(back) Subject: Connections From: <Kzimmer0817@aol.com> Date: Fri, 20 Sep 2002 08:54:18 EDT     --part1_a4.2c6297cb.2abc747a_boundary Content-Type: text/plain; charset=3D"US-ASCII" Content-Transfer-Encoding: 7bit   List,   I've seen various ways mentioned to connect the cables between console and =   chest when I've viewed ads. I'd like to put junction boards on the end of =   each chest as well as "into" and "leaving" the switching panel. What are y'all using?   1. Modular phone jacks. I guess this includes other modifications. My phone plugs have 4 contacts, but I've seen some that have more. The CAT-5 =   system has more contacts per plug. I guess my question encompasses: what components do you use. Do you end up with a bunch of sockets (enough to cover all the notes) and the cable distributed to as many plugs as needed?   2. Krone connectors - I'm assuming that means the linear male and female plasic connectors that one sees inside other electrical appliances.   3. Pin blocks - what I have right now (all put together in 1972) looks = like headless brads nailed into a long board onto which the wires are soldered.   4. Punch down junctions - I'm thinking that these are the solderless = split connectors that you just punch the insulated wire down into and it automatically cuts thru the insulation and makes contact.   5. Other ideas.   Are there some websites that have examples of these connector setups? I guess one just needs to select a "system" to use and stick with it.   Thanks, Keith   --part1_a4.2c6297cb.2abc747a_boundary Content-Type: text/html; charset=3D"US-ASCII" Content-Transfer-Encoding: 7bit   <HTML><FONT FACE=3Darial,helvetica><FONT SIZE=3D2>List, <BR> <BR>I've seen various ways mentioned to connect the cables between console = and chest when I've viewed ads. &nbsp;I'd like to put junction boards on = the end of each chest as well as "into" and "leaving" the switching panel. = &nbsp;What are y'all using? <BR> <BR>1. &nbsp;Modular phone jacks. &nbsp;I guess this includes other = modifications. &nbsp;My phone plugs have 4 contacts, but I've seen some = that have more. &nbsp;The CAT-5 system has more contacts per plug. &nbsp;I = guess my question encompasses: what components do you use. &nbsp;Do you = end up with a bunch of sockets (enough to cover all the notes) and the = cable distributed to as many plugs as needed? <BR> <BR>2. &nbsp;Krone connectors - I'm assuming that means the linear male = and female plasic connectors that one sees inside other electrical = appliances. <BR> <BR>3. &nbsp;Pin blocks - what I have right now (all put together in 1972) = looks like headless brads nailed into a long board onto which the wires = are soldered. <BR> <BR>4. &nbsp;Punch down junctions - I'm thinking that these are the = solderless split connectors that you just punch the insulated wire down = into and it automatically cuts thru the insulation and makes contact. <BR> <BR>5. &nbsp;Other ideas. <BR> <BR>Are there some websites that have examples of these connector setups? = &nbsp;I guess one just needs to select a "system" to use and stick with = it. <BR> <BR>Thanks, <BR>Keith</FONT></HTML>   --part1_a4.2c6297cb.2abc747a_boundary--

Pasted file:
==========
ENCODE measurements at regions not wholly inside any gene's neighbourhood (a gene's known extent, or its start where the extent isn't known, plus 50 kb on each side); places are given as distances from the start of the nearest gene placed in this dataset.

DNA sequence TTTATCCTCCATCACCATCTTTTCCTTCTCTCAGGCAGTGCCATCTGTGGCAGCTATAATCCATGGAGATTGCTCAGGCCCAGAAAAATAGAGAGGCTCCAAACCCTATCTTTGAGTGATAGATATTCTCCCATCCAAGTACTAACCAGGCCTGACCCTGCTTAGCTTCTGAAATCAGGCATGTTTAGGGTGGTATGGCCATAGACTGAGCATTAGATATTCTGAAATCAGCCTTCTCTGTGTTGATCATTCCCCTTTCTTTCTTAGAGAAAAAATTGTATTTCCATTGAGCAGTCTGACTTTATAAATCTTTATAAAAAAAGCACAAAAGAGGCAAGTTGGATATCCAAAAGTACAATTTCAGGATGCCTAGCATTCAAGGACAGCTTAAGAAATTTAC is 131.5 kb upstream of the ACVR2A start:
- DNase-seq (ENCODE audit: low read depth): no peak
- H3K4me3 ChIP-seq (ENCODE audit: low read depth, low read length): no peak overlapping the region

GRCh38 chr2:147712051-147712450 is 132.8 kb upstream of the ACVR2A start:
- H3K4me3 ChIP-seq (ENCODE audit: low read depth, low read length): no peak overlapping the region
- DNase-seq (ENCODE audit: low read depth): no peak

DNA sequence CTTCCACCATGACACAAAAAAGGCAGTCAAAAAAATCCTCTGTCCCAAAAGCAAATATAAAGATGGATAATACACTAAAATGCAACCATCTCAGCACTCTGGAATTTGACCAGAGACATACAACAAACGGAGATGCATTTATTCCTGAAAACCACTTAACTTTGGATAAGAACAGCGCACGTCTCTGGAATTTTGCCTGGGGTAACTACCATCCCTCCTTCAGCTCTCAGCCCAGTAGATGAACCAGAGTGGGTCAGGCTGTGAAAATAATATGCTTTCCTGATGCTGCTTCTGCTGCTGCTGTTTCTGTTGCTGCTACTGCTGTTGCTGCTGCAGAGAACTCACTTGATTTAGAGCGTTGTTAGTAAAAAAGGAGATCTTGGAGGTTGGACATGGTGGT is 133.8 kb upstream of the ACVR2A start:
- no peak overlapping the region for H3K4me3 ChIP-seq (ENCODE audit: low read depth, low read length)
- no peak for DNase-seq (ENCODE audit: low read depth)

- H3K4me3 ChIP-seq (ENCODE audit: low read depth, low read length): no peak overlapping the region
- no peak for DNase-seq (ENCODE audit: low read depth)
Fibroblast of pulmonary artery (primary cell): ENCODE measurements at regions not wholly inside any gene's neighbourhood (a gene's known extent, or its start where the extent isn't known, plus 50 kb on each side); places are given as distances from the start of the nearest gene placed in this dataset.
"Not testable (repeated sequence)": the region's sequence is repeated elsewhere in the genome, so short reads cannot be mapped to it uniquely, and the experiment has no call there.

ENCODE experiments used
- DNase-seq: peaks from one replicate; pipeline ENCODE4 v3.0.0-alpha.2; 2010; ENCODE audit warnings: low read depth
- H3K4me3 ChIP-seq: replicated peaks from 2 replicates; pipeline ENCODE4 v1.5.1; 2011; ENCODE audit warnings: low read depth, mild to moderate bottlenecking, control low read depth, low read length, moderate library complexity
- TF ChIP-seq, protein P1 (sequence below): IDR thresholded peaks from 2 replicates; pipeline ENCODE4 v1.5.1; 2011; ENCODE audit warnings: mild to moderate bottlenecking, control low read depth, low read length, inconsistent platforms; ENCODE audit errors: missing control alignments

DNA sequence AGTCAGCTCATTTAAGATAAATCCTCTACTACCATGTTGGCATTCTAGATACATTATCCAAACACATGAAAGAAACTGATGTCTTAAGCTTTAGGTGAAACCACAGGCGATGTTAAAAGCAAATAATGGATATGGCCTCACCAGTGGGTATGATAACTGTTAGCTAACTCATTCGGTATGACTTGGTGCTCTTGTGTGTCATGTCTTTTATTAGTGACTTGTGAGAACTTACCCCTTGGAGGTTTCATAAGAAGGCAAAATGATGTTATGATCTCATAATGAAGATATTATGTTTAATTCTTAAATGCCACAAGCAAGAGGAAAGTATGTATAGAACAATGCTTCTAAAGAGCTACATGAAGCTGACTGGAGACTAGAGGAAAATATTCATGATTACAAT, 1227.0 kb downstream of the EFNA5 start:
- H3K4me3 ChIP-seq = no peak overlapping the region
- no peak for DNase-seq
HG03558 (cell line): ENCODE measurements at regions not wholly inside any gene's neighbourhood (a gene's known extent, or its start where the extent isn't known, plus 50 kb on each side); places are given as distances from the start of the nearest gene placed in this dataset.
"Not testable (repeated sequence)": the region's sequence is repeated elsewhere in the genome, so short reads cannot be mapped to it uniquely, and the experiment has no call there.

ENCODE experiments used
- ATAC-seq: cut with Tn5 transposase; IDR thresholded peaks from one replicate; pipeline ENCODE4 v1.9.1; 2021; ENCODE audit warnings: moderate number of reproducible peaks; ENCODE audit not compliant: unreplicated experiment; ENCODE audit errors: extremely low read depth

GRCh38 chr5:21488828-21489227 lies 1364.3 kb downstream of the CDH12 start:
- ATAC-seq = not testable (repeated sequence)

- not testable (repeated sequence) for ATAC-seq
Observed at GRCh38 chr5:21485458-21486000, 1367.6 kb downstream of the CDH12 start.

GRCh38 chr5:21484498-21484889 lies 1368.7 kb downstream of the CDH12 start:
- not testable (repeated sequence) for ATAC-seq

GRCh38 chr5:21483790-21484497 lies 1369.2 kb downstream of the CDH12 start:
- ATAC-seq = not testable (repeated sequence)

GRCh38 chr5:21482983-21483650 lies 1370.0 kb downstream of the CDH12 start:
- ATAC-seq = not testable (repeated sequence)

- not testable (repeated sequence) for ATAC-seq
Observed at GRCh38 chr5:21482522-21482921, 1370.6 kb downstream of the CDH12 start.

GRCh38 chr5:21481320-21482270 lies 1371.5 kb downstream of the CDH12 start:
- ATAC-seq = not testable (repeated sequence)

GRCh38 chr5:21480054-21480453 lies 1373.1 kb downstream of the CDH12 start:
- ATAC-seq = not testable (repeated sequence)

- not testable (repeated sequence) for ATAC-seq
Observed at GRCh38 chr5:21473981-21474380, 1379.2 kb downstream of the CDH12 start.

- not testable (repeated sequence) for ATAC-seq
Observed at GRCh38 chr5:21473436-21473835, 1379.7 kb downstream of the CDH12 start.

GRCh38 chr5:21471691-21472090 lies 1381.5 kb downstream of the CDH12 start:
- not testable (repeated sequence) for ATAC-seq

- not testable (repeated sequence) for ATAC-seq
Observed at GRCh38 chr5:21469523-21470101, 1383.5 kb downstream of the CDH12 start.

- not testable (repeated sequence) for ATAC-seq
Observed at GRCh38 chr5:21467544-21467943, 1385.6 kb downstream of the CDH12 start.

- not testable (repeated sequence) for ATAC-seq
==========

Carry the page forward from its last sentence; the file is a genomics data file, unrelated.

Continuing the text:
(back) Subject: Wiring From: <Kzimmer0817@aol.com> Date: Fri, 20 Sep 2002 08:57:28 EDT     --part1_15a.145f6df4.2abc7538_boundary Content-Type: text/plain; charset=3D"US-ASCII" Content-Transfer-Encoding: 7bit   List,   The organ I just purchased has miles of tiny white wires that appear to be = a little larger than darning thread. As they leave the magnet contacts, = they are bound into little cables leading to the console or the relay board.   I've heard that much of the older wiring is no longer meeting codes.   What guage of wiring do y'all use? Do you run individual wires (IOW, not cables) from the magnets to a junction box, then connect an organ cable = from there to the relay board?   thanks, Keith   --part1_15a.145f6df4.2abc7538_boundary Content-Type: text/html; charset=3D"US-ASCII" Content-Transfer-Encoding: 7bit   <HTML><FONT FACE=3Darial,helvetica><FONT SIZE=3D2>List, <BR> <BR>The organ I just purchased has miles of tiny white wires that appear = to be a little larger than darning thread. &nbsp;As they leave the magnet = contacts, they are bound into little cables leading to the console or the = relay board. <BR> <BR>I've heard that much of the older wiring is no longer meeting codes. <BR> <BR>What guage of wiring do y'all use? &nbsp;Do you run individual wires = (IOW, not cables) from the magnets to a junction box, then connect an = organ cable from there to the relay board? <BR> <BR>thanks, <BR>Keith</FONT></HTML>   --part1_15a.145f6df4.2abc7538_boundary--  
(back) Subject: Re: [Residence Organs] Connections From: "John Vanderlee" <jovanderlee@vassar.edu> Date: Fri, 20 Sep 2002 09:36:26 -0700   On our Wurlitzer re-installs we always use the phone system of connectors. Why re-invent the wheel? Another bonus is that if you see an office building being rehabilitated the phone company often strips out and dumps the previous cabling. so we haven't paid for a cable yet!   The beauty is the extensive colorcoding that makes connecting/trouble shooting easier. On a chest we use two 50 pin connectors, a M/F pair for each, already attached to cables. Now the chest or bottom board can be easily disconnected. For distribution we use the phone punchblocks, also salvaged. The punch blocks give you test points as well.   John V